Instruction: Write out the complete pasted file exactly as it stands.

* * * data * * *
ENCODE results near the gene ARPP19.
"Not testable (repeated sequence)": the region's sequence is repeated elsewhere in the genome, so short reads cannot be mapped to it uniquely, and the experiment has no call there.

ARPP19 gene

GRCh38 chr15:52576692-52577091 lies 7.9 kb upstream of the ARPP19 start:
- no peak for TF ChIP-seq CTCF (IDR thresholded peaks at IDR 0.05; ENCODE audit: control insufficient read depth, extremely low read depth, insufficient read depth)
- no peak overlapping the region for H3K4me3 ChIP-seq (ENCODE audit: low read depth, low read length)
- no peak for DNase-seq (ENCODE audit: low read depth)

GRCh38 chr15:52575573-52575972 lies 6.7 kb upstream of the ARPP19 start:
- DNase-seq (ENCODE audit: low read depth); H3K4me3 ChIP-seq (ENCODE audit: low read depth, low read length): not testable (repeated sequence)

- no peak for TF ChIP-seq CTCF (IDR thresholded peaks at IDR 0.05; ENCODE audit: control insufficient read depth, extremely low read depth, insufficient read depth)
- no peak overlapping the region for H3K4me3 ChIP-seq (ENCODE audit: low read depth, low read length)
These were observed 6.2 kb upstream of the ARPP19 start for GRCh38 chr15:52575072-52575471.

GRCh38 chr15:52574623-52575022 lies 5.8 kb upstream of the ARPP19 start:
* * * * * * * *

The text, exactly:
ENCODE results near the gene ARPP19.
"Not testable (repeated sequence)": the region's sequence is repeated elsewhere in the genome, so short reads cannot be mapped to it uniquely, and the experiment has no call there.

ARPP19 gene

GRCh38 chr15:52576692-52577091 lies 7.9 kb upstream of the ARPP19 start:
- no peak for TF ChIP-seq CTCF (IDR thresholded peaks at IDR 0.05; ENCODE audit: control insufficient read depth, extremely low read depth, insufficient read depth)
- no peak overlapping the region for H3K4me3 ChIP-seq (ENCODE audit: low read depth, low read length)
- no peak for DNase-seq (ENCODE audit: low read depth)

GRCh38 chr15:52575573-52575972 lies 6.7 kb upstream of the ARPP19 start:
- DNase-seq (ENCODE audit: low read depth); H3K4me3 ChIP-seq (ENCODE audit: low read depth, low read length): not testable (repeated sequence)

- no peak for TF ChIP-seq CTCF (IDR thresholded peaks at IDR 0.05; ENCODE audit: control insufficient read depth, extremely low read depth, insufficient read depth)
- no peak overlapping the region for H3K4me3 ChIP-seq (ENCODE audit: low read depth, low read length)
These were observed 6.2 kb upstream of the ARPP19 start for GRCh38 chr15:52575072-52575471.

GRCh38 chr15:52574623-52575022 lies 5.8 kb upstream of the ARPP19 start: